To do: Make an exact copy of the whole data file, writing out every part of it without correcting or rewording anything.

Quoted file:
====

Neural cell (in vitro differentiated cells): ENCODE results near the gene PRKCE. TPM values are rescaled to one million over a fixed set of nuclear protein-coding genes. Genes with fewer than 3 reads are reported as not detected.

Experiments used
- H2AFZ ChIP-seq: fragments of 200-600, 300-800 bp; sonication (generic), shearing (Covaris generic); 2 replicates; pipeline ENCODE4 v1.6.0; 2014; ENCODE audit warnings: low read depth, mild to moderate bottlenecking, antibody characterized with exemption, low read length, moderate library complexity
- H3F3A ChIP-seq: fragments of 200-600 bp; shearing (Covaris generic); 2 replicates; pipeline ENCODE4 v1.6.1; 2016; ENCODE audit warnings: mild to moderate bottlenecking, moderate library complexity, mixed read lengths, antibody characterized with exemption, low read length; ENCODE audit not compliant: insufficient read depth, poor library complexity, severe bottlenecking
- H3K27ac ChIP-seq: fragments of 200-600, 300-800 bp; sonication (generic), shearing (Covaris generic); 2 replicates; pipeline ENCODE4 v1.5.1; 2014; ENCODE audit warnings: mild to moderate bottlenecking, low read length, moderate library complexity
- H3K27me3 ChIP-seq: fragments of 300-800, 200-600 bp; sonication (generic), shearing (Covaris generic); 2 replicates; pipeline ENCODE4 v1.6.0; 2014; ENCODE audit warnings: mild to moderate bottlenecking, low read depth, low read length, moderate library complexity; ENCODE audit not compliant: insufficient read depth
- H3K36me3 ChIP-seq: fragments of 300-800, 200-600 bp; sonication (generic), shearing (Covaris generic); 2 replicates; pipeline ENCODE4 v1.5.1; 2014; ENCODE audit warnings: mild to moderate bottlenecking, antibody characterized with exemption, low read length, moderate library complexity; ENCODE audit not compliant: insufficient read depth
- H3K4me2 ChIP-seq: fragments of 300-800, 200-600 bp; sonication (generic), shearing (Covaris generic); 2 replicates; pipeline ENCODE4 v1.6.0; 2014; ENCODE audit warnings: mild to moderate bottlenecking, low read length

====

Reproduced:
Neural cell (in vitro differentiated cells): ENCODE results near the gene PRKCE. TPM values are rescaled to one million over a fixed set of nuclear protein-coding genes. Genes with fewer than 3 reads are reported as not detected.

Experiments used
- H2AFZ ChIP-seq: fragments of 200-600, 300-800 bp; sonication (generic), shearing (Covaris generic); 2 replicates; pipeline ENCODE4 v1.6.0; 2014; ENCODE audit warnings: low read depth, mild to moderate bottlenecking, antibody characterized with exemption, low read length, moderate library complexity
- H3F3A ChIP-seq: fragments of 200-600 bp; shearing (Covaris generic); 2 replicates; pipeline ENCODE4 v1.6.1; 2016; ENCODE audit warnings: mild to moderate bottlenecking, moderate library complexity, mixed read lengths, antibody characterized with exemption, low read length; ENCODE audit not compliant: insufficient read depth, poor library complexity, severe bottlenecking
- H3K27ac ChIP-seq: fragments of 200-600, 300-800 bp; sonication (generic), shearing (Covaris generic); 2 replicates; pipeline ENCODE4 v1.5.1; 2014; ENCODE audit warnings: mild to moderate bottlenecking, low read length, moderate library complexity
- H3K27me3 ChIP-seq: fragments of 300-800, 200-600 bp; sonication (generic), shearing (Covaris generic); 2 replicates; pipeline ENCODE4 v1.6.0; 2014; ENCODE audit warnings: mild to moderate bottlenecking, low read depth, low read length, moderate library complexity; ENCODE audit not compliant: insufficient read depth
- H3K36me3 ChIP-seq: fragments of 300-800, 200-600 bp; sonication (generic), shearing (Covaris generic); 2 replicates; pipeline ENCODE4 v1.5.1; 2014; ENCODE audit warnings: mild to moderate bottlenecking, antibody characterized with exemption, low read length, moderate library complexity; ENCODE audit not compliant: insufficient read depth
- H3K4me2 ChIP-seq: fragments of 300-800, 200-600 bp; sonication (generic), shearing (Covaris generic); 2 replicates; pipeline ENCODE4 v1.6.0; 2014; ENCODE audit warnings: mild to moderate bottlenecking, low read length